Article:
The cost for the parts came up to $390, excluding the 3D print. This of course is starting to get more expensive than some of the larger laptops on the market currently, but that’s missing the point. If you want to learn how to make your own, hit the jump for links. Also, more pictures.

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The Homemade Gin Kit

There’s somewhat of a debate among liquor aficionados over flavored Vodka. Some say it’s crap. If we’re talking about stuff like Raspberry Vodka, flavored with artificial coloring and chemicals, we tend to agree; it’s very college Freshman pillow party. But then there’s gin. You could argue that gin is flavored Vodka as well. And it is. But the way in which the flavoring is achieved is very different than those other mass market, pink berry… things. The Homemade Gin Kit lets you explore that process at home. No, there’s no distillation involved, since you can seriously harm yourself by distilling something when you don’t know what you’re doing. Instead, the kit takes a bottle of Vodka and makes you “steep [it] with the included juniper berries and carefully selected, hand weighed spices, botanicals, flowers, and aromatics.” Think of it as a homemade pasta sauce kit, where you just add tomato juice and paste, only more fun. 36 hours after you start the process you’ll have a batch of about 750ml of gin, which you can pour in the 500ml and 250ml included bottles. One for you, one to gift and impress your friends with.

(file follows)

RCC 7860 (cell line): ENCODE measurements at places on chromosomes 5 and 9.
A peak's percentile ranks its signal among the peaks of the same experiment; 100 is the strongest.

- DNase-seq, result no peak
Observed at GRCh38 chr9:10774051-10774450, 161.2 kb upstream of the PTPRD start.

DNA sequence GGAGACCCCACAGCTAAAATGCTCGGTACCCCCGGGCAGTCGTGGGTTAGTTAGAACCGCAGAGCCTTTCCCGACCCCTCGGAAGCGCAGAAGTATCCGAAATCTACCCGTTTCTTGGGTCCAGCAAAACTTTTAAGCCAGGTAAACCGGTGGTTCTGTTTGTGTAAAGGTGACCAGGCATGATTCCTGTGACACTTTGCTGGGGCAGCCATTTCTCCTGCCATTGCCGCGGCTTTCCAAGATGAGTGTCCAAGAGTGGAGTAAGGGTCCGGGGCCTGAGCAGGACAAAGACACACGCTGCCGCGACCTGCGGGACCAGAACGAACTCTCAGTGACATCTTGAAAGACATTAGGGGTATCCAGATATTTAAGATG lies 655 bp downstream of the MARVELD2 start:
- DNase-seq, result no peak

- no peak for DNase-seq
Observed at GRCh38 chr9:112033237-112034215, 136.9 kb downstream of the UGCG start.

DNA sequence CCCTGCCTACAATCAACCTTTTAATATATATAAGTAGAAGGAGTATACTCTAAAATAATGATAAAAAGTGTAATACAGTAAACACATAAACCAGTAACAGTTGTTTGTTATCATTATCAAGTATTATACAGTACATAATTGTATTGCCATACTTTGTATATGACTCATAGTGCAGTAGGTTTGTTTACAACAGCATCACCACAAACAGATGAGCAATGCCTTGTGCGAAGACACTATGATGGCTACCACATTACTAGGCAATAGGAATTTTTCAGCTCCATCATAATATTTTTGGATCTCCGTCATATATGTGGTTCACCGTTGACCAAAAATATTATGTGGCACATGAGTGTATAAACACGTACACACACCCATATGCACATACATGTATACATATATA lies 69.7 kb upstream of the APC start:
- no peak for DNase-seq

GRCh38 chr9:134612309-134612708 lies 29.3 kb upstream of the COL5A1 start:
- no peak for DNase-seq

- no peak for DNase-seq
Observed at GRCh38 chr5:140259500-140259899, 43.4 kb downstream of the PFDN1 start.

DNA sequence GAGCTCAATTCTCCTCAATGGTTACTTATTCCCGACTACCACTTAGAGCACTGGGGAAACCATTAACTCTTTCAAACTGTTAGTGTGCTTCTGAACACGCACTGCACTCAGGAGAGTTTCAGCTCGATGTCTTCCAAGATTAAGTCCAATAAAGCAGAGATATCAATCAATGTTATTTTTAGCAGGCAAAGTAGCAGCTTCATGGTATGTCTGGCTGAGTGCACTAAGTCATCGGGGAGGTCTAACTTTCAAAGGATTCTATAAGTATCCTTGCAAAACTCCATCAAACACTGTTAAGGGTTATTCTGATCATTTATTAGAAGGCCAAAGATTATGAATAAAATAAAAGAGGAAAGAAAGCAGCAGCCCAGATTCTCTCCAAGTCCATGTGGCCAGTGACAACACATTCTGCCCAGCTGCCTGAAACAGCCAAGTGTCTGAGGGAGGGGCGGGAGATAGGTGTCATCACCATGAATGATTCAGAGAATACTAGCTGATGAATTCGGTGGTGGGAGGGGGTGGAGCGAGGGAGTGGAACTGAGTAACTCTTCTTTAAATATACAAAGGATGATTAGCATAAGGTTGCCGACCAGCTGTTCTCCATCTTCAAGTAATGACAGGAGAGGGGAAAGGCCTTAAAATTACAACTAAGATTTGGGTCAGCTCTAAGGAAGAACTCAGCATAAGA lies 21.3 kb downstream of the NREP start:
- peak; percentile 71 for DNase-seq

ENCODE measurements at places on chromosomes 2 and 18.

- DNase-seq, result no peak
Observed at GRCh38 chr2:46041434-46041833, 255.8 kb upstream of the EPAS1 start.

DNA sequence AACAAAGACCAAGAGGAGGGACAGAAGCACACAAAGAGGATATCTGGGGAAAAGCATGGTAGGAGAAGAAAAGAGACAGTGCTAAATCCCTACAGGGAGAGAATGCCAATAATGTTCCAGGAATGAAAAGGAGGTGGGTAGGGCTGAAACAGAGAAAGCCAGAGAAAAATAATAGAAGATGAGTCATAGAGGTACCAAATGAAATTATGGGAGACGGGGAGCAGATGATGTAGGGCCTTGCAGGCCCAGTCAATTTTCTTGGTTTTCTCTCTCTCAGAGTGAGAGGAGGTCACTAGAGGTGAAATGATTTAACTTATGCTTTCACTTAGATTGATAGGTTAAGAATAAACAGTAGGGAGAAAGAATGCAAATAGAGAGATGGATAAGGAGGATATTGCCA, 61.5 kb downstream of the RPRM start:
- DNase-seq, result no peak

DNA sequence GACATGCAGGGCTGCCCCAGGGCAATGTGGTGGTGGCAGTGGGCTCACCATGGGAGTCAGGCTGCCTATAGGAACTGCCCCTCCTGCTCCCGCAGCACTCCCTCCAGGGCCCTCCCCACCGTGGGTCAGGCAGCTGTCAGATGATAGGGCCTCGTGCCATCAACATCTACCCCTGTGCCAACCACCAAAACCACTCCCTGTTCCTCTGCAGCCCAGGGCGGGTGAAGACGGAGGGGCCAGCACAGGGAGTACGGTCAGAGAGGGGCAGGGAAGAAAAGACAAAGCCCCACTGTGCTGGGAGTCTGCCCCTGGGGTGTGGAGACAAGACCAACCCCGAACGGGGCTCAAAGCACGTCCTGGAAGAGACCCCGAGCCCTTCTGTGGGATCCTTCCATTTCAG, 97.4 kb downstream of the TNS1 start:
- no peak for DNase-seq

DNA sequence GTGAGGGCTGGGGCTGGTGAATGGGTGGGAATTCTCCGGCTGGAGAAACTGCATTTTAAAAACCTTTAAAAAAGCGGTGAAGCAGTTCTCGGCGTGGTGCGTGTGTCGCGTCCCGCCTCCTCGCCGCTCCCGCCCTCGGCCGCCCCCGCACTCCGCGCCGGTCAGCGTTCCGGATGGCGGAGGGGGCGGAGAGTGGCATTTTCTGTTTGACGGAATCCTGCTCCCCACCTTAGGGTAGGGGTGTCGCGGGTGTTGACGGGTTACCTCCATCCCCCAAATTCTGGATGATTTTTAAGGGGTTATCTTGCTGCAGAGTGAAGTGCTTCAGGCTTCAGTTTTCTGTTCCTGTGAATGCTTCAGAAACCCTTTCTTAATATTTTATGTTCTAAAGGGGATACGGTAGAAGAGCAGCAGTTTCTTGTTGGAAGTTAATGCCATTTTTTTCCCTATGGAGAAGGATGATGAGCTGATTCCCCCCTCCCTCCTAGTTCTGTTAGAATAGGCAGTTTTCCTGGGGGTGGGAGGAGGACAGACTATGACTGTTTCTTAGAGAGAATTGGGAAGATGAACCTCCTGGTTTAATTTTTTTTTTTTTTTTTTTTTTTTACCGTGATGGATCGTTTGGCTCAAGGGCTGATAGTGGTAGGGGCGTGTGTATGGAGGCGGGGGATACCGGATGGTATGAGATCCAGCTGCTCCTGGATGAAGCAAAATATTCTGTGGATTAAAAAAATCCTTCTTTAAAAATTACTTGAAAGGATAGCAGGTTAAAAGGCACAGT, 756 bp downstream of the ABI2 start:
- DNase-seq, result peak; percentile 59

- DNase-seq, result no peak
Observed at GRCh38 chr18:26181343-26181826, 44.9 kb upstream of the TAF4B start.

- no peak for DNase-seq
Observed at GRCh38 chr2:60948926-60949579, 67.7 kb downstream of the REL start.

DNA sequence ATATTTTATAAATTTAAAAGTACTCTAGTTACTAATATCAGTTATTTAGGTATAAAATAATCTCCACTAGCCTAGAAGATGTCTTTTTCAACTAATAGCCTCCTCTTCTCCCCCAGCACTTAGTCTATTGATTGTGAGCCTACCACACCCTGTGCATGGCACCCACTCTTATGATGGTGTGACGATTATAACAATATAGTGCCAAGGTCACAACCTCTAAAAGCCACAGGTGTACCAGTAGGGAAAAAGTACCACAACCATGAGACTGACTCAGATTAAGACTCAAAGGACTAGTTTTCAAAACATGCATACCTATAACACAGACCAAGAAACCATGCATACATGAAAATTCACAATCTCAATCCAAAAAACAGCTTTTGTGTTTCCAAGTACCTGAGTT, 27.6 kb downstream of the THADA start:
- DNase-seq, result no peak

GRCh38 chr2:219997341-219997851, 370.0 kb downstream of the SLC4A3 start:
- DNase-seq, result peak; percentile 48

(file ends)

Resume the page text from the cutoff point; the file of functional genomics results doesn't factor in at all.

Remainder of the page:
[ Product Page ] VIA [ Uncrate ]

Awesome Dad Builds Quadcopter So His Son Doesn’t Have to Walk to the Bus Stop Alone


Joining the ranks of cool mom Cory and awesome dad Mike is Paul Wallich. He didn’t mod his kid’s push car into a DeLorean nor did he mod Zelda and turn Link into a girl. Instead, he did something that isn’t only fun but pretty useful at the same time: he built a quadcopter that tracks and walks his son to the bus stop.